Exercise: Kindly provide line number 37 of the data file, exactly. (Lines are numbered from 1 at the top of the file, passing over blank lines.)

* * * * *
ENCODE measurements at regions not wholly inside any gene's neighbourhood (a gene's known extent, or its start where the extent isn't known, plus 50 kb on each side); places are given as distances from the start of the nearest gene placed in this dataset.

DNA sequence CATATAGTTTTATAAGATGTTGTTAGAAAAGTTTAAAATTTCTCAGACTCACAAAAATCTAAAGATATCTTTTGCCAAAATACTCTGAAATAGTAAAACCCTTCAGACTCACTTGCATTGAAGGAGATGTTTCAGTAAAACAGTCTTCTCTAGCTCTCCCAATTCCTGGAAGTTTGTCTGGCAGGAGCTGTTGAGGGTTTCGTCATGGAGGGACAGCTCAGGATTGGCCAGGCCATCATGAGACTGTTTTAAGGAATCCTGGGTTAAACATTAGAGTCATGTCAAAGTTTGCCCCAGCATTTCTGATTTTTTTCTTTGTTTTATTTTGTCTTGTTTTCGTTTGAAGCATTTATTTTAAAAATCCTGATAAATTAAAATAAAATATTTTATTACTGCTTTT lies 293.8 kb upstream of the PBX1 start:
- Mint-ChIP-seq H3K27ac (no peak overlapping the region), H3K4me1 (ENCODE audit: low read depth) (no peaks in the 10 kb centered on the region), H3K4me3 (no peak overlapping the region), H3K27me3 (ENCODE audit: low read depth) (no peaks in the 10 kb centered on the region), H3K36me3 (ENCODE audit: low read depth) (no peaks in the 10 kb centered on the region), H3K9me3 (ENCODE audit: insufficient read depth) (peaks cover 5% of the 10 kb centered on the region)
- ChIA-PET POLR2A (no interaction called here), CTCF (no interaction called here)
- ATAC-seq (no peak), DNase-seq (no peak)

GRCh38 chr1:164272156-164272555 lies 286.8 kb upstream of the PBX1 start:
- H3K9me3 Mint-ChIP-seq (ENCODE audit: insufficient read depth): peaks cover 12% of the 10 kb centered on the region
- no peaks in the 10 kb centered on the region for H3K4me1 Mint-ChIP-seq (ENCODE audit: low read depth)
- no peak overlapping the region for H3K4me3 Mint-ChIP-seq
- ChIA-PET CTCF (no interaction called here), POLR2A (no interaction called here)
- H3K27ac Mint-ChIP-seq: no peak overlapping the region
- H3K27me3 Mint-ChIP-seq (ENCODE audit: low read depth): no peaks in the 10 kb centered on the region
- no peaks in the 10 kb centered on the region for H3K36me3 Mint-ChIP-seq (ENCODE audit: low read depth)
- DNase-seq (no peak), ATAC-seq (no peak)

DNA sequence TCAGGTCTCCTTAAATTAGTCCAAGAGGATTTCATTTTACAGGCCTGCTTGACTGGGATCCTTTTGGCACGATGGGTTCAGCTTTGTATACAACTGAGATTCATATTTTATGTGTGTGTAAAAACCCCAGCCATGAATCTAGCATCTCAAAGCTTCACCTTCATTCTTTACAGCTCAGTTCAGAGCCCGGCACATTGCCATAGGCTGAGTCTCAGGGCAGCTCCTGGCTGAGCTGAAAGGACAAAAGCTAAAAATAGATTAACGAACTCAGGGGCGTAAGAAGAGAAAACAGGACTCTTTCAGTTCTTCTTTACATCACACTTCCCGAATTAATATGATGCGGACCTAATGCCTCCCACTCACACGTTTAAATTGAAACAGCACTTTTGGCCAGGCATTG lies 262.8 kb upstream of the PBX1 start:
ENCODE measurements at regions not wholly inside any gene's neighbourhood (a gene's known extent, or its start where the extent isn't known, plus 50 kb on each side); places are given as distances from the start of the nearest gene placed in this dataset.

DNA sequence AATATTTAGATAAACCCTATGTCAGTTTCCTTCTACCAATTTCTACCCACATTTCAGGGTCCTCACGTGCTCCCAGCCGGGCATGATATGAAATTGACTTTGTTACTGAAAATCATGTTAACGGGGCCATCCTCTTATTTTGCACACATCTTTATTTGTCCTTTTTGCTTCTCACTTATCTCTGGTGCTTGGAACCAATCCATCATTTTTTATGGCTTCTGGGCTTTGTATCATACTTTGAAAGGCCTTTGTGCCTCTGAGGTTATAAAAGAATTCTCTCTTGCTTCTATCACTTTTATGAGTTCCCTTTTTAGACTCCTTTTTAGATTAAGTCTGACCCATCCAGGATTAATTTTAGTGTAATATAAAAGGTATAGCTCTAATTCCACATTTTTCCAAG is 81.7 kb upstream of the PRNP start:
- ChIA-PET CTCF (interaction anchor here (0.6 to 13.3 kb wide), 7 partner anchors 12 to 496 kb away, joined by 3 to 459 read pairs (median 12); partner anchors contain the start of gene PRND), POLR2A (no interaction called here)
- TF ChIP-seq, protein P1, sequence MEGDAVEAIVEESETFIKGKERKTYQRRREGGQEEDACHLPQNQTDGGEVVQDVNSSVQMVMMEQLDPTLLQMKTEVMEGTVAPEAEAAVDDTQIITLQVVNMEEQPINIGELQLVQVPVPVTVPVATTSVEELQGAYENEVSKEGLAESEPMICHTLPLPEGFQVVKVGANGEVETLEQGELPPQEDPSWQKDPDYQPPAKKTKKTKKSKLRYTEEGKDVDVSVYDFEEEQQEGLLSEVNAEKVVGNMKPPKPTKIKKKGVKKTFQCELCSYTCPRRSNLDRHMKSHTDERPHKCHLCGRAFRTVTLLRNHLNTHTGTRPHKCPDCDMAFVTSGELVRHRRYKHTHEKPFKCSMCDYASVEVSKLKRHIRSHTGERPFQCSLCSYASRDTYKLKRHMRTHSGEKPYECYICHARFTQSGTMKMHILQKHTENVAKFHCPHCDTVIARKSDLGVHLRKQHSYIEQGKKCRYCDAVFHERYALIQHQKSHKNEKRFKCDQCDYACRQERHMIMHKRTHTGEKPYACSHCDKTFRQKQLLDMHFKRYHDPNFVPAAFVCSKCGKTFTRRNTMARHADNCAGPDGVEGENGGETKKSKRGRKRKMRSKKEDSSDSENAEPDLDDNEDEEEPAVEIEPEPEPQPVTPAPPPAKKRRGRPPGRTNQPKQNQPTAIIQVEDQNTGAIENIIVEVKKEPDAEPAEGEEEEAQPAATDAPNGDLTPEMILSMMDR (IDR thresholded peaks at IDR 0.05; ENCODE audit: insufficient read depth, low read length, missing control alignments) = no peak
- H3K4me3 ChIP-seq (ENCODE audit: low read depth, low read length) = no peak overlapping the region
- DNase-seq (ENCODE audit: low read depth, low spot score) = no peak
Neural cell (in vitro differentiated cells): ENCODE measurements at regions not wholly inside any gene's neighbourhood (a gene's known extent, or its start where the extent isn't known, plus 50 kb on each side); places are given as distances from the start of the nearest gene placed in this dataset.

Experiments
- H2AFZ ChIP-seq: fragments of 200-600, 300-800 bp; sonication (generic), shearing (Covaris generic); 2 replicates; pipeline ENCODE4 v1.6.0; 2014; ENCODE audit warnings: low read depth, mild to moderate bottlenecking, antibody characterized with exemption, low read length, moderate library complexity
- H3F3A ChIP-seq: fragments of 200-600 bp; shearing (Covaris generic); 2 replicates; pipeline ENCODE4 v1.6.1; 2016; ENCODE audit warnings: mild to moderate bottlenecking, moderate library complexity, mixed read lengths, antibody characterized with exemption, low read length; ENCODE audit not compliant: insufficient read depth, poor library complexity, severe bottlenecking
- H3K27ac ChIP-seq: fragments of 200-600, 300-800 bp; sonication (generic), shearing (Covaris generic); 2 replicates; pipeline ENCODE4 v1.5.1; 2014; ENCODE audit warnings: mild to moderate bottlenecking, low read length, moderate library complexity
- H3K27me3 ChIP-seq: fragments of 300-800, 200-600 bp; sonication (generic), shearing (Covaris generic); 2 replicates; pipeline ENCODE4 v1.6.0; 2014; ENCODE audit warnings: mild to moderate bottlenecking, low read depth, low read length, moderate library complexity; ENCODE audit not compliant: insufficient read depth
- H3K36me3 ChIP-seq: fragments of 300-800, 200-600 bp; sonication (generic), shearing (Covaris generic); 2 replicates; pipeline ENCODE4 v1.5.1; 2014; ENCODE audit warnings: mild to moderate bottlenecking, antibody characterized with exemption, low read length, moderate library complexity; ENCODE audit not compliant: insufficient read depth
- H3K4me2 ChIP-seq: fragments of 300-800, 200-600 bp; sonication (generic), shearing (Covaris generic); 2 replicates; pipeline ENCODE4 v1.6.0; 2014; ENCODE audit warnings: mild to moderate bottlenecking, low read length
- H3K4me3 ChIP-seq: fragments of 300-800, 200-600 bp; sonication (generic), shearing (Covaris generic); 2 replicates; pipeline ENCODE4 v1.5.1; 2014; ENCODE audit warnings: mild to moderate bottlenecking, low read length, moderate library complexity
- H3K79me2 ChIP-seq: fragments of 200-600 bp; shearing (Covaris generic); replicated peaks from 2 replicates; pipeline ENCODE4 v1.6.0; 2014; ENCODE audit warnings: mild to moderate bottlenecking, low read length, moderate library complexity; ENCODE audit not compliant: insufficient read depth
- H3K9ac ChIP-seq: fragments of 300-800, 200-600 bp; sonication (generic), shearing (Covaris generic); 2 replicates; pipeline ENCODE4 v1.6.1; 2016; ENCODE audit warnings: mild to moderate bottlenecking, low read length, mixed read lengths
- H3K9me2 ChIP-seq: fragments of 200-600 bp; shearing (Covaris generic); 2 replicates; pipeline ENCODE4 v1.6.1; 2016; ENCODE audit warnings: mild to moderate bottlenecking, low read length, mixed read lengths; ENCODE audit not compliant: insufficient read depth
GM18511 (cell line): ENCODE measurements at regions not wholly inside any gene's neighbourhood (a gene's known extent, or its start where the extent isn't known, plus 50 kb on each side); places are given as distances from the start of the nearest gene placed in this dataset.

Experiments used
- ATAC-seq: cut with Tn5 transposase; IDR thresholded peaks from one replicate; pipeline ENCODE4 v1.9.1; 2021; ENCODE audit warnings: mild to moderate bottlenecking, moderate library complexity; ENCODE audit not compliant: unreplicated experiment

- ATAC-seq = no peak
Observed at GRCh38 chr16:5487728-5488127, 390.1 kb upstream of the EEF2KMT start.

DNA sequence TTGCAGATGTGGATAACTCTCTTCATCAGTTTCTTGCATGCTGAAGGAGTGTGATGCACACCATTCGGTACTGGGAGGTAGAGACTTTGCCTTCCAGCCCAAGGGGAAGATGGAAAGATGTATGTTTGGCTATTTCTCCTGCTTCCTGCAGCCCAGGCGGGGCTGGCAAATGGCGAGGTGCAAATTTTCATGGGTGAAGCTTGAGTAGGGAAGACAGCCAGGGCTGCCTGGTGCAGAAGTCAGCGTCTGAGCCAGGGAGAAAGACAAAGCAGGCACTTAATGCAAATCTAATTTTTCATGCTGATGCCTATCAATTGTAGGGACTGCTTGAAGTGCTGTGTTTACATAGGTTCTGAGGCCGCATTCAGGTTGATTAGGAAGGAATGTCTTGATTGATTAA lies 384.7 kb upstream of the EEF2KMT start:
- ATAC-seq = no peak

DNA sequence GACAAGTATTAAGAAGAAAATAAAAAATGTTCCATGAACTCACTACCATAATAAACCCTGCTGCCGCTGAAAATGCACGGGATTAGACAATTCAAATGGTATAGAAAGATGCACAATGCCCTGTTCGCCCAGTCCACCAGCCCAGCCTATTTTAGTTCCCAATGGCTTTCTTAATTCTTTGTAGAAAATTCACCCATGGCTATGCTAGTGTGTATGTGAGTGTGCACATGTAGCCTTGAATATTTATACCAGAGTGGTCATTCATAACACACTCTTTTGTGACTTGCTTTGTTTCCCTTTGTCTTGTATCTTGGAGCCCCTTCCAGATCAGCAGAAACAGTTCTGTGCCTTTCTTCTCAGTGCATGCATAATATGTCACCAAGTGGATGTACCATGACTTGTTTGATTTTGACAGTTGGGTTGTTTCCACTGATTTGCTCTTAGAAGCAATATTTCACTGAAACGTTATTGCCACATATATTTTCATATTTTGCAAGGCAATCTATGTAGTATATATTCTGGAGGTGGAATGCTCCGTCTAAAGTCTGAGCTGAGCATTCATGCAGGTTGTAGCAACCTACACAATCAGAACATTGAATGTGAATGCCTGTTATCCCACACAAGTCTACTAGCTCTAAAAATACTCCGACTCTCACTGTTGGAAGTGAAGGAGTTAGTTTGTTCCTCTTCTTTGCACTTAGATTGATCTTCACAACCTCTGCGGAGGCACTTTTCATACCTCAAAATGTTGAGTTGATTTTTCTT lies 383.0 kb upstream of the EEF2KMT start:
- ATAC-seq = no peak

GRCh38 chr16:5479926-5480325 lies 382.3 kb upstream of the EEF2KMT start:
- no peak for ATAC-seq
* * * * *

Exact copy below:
- ATAC-seq = no peak